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Configuration Server

ContainerSSH has the ability to configure the backend and the launched container dynamically based on the username and/or IP address. To do this ContainerSSH calls out to a configuration server if configured.

Configuration

The configserver webhook can be configured in the main configuration using the following structure:

configuration:
  <options>

The following options are supported:

Name Type Description
url string HTTP URL of the configuration server to call. Leaving this field empty disables the webhook.
timeout string Timeout for the webhook. Can be provided with time units (e.g. 6s), defaults to nanoseconds if provided without a time unit.
cacert string CA certificate in PEM format or filename that contains the CA certificate. This is field is required for https:// URL's on Windows because of Golang issue #16736
cert string Client certificate in PEM format or filename that contains the client certificate for x509 authentication with the configuration server.
key string Private key in PEM format or filename that contains the client certificate for x509 authentication with the configuration server.

Configuring TLS

TLS ensures that the connection between ContainerSSH and the configuration server cannot be intercepted using a Man-in-the-Mittle attack. We recommend checking the Mozilla Wiki for information about which configuration can be considered secure.

TLS version

The minimum TLS version for ContainerSSH 0.3 is 1.3.

Client authentication

In order to safeguard secrets in the configuration the configuration server should be protected by either firewalling it appropriately, but it is better to use x509 client certificates as a means of authentication.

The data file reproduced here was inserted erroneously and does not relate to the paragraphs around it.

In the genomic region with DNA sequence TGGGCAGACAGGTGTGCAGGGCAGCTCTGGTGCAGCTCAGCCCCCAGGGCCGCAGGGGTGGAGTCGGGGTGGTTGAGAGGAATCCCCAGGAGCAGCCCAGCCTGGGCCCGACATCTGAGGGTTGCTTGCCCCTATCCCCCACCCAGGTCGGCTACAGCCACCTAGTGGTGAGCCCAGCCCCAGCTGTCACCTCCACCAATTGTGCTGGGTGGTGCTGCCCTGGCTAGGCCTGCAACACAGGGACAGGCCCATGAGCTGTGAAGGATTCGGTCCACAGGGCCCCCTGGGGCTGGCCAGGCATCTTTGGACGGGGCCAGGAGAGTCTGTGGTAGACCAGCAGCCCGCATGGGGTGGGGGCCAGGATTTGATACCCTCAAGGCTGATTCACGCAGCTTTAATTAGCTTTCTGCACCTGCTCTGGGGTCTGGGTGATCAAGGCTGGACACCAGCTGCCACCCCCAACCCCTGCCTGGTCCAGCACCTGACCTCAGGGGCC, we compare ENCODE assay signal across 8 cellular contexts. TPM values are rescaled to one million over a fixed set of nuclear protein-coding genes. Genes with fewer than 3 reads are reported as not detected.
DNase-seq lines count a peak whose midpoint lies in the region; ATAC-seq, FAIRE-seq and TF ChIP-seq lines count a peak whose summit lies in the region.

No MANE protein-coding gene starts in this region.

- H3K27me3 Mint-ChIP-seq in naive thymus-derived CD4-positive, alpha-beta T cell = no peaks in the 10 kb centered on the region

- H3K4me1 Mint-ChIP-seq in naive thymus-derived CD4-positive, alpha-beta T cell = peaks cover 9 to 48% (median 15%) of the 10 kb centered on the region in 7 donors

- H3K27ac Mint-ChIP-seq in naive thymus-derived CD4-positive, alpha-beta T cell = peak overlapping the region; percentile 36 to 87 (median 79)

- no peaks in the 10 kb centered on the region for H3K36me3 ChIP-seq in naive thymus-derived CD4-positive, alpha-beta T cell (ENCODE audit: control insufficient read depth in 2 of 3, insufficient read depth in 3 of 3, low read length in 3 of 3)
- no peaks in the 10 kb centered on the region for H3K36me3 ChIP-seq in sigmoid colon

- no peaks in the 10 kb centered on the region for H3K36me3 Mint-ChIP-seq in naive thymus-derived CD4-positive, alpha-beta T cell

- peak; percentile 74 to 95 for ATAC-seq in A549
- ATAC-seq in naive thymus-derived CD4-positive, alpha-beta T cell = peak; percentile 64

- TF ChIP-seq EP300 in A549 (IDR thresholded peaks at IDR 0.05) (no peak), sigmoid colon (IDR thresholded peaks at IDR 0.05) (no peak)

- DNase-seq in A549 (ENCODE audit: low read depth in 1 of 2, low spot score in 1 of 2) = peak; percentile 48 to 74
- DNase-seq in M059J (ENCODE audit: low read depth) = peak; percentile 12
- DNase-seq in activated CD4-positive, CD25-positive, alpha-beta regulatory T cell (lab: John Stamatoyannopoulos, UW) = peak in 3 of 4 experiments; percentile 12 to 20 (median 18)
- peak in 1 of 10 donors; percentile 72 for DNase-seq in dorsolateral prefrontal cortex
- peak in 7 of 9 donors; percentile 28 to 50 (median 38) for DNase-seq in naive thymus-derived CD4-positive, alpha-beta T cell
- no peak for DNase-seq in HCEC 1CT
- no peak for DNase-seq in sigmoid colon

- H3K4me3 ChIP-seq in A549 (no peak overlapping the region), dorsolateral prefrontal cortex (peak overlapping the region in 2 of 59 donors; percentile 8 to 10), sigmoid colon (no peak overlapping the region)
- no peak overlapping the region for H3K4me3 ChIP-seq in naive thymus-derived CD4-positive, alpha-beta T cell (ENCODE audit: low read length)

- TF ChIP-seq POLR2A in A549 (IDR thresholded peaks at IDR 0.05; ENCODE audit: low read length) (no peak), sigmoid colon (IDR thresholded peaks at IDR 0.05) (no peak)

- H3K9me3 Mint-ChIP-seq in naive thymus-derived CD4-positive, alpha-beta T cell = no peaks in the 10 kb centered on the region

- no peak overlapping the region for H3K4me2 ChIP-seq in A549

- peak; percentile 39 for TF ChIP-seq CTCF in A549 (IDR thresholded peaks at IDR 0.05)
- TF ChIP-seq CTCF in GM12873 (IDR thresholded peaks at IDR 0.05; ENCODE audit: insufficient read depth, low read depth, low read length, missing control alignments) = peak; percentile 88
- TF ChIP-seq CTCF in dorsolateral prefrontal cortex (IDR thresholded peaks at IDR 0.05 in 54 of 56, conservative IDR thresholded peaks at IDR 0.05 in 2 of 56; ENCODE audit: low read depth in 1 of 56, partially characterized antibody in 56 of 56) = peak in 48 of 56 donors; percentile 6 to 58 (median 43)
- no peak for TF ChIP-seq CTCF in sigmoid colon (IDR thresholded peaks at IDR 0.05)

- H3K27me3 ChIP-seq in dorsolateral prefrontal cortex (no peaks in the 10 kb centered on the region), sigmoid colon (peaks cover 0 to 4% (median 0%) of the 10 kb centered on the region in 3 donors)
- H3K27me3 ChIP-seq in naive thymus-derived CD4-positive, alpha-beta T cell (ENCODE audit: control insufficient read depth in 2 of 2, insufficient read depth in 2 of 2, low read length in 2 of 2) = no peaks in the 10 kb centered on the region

We recommend using cfssl for creating the CA infrastructure. First we need to create the CA certificates:

cat > ca-config.json <<EOF
{
  "signing": {
    "default": {
      "expiry": "8760h"
    },
    "profiles": {
      "containerssh": {
        "usages": ["signing", "key encipherment", "server auth", "client auth"],
        "expiry": "8760h"
      }
    }
  }
}
EOF

cat > ca-csr.json <<EOF
{
  "CN": "ContainerSSH CA",
  "key": {
    "algo": "rsa",
    "size": 4096
  },
  "names": [
    {
      "C": "Your Country Code",
      "L": "Your Locality",
      "O": "Your Company",
      "OU": "",
      "ST": "Your State"
    }
  ]
}
EOF

cfssl gencert -initca ca-csr.json | cfssljson -bare ca

The resulting ca.pem should be added as a client CA in your configuration server. This CA does not have to be the same used to sign the server certificate.

Then we can create the client certificate:

cat > containerssh-csr.json <<EOF
{
  "CN": "ContainerSSH",
  "key": {
    "algo": "rsa",
    "size": 2048
  },
  "names": [
    {
      "C": "Your Country Code",
      "L": "Your Locality",
      "O": "Your Company",
      "OU": "",
      "ST": "Your State"
    }
  ]
}
EOF

cfssl gencert \
  -ca=ca.pem \
  -ca-key=ca-key.pem \
  -config=ca-config.json \
  -profile=containerssh \
  containerssh-csr.json | cfssljson -bare containerssh

The resulting containerssh.pem and containerssh-key.pem should then be added to the configuration as client credentials:

configuration:
  cert: /path/to/containerssh.pem
  key: /path/to/containerssh-key.pem

The configuration webhook

The configuration webhook is a simple JSON POST request to which the server must respond with a JSON response.

Note

We have an OpenAPI document available for the authentication and configuration server. You can check the exact values available there, or use the OpenAPI document to generate parts of your server code.

The config server will receive a request in following format:

{
  "username":"ssh username",
  "sessionId": "ssh session ID"
}

The configuration server will have to respond with the following response accompanied with the content type of application/json.

{
  "config": {
    // Provide a partial configuration here 
  }
}

The configuration JSON structure is identical to the YAML described in this reference manual and the full configuration can be dumped by running ./containerssh --dump-config. The server is free to return only partial options that it wants to set. Any options that are sent overwrite the ones from the configuration file.

Currently only the following options can be set from the configuration server: